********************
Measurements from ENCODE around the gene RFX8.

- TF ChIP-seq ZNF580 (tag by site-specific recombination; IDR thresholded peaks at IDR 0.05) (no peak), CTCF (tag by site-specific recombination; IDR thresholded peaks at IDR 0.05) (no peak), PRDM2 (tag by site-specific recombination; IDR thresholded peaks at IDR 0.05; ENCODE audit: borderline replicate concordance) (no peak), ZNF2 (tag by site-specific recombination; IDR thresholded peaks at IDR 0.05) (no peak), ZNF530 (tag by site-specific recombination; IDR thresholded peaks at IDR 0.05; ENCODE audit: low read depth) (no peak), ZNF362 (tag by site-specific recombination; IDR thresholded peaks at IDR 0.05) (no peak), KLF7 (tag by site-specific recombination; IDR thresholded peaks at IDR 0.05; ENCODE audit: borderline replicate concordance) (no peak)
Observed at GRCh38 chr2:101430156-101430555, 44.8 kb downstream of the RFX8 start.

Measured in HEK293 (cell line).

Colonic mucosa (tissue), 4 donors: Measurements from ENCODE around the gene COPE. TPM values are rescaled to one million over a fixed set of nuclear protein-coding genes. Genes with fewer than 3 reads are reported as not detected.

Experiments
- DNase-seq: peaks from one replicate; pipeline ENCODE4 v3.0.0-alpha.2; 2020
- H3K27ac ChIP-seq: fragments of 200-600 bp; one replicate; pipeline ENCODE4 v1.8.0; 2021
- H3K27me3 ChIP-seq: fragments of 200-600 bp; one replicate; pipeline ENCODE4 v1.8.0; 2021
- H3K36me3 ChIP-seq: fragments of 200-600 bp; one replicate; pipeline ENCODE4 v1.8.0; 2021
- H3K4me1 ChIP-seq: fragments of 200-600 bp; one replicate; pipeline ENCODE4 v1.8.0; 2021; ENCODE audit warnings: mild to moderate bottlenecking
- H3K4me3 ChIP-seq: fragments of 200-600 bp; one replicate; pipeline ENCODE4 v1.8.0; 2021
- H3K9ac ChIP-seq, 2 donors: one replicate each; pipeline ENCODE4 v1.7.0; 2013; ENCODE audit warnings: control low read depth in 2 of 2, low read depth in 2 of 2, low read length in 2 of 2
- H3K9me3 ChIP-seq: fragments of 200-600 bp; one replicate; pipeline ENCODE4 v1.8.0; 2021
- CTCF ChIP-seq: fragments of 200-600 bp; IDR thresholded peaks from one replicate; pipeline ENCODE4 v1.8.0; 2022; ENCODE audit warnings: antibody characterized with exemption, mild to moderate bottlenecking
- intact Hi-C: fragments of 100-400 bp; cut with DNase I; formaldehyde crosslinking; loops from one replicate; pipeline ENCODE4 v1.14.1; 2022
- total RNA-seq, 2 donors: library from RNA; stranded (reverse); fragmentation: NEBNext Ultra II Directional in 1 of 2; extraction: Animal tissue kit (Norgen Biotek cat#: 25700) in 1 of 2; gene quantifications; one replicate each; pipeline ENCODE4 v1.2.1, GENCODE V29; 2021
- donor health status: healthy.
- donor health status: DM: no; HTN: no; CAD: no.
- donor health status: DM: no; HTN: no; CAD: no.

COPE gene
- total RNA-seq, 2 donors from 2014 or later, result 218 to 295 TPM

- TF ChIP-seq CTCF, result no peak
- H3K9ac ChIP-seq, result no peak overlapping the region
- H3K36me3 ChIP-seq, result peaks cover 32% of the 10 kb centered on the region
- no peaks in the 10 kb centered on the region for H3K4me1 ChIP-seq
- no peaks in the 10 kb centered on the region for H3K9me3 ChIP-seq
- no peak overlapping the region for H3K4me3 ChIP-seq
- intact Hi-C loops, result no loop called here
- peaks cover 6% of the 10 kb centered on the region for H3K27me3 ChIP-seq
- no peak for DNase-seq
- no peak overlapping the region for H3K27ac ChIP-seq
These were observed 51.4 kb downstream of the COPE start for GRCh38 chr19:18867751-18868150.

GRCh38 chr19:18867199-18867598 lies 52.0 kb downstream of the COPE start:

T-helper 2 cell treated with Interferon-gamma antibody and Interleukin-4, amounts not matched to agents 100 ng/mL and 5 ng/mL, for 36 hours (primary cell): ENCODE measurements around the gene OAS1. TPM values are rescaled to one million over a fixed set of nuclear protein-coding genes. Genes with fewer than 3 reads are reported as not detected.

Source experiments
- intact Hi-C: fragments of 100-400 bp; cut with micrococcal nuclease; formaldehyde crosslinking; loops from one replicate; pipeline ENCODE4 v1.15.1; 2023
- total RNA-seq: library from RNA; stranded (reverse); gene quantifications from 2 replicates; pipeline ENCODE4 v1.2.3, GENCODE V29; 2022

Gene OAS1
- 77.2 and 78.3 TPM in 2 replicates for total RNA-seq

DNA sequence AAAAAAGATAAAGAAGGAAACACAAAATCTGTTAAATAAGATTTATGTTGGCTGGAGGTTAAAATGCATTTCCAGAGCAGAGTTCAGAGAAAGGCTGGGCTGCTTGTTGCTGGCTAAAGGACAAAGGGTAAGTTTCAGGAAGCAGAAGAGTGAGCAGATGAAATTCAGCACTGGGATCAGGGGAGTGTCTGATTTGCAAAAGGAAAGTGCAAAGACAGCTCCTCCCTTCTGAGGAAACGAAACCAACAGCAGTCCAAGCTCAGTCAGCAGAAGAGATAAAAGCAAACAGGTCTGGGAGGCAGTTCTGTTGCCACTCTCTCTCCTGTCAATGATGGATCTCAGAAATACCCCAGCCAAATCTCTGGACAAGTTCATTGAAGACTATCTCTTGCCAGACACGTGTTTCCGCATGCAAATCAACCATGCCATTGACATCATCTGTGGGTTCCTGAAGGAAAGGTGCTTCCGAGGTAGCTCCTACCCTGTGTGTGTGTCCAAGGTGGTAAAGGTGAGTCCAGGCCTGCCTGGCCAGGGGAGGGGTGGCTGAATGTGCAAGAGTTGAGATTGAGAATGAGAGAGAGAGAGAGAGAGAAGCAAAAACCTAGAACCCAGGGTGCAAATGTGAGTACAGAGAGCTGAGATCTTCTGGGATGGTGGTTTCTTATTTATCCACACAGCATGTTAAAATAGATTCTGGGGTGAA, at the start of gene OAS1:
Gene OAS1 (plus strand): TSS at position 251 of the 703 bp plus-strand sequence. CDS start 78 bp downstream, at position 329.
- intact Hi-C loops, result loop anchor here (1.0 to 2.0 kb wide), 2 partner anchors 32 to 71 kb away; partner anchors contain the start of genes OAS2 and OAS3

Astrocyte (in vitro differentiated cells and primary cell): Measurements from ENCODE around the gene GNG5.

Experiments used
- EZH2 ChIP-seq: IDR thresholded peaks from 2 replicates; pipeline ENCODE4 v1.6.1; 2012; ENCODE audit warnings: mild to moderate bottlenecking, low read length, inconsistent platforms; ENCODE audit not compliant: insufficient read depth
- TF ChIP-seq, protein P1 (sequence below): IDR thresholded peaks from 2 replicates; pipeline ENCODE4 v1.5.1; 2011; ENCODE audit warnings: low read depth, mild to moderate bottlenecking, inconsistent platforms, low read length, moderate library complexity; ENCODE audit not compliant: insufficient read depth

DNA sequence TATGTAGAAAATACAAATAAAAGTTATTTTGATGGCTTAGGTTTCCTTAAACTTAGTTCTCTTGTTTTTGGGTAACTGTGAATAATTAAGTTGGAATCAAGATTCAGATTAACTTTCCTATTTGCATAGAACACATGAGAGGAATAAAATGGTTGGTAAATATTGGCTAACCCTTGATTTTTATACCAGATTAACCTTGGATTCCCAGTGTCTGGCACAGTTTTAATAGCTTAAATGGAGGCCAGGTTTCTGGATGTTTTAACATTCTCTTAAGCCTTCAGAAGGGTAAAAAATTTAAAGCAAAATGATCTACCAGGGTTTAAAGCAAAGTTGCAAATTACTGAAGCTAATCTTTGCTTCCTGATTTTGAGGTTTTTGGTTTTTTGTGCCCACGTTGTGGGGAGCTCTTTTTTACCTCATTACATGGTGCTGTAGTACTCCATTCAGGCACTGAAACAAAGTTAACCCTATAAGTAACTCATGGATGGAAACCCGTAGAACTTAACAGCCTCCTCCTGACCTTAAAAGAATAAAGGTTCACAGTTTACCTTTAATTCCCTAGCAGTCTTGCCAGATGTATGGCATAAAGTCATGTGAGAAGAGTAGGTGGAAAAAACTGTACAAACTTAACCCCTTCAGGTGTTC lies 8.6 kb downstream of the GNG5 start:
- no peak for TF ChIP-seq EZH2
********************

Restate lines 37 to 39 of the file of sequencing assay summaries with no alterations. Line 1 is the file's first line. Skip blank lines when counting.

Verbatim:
- intact Hi-C: fragments of 100-400 bp; cut with micrococcal nuclease; formaldehyde crosslinking; loops from one replicate; pipeline ENCODE4 v1.15.1; 2023
- total RNA-seq: library from RNA; stranded (reverse); gene quantifications from 2 replicates; pipeline ENCODE4 v1.2.3, GENCODE V29; 2022

Gene OAS1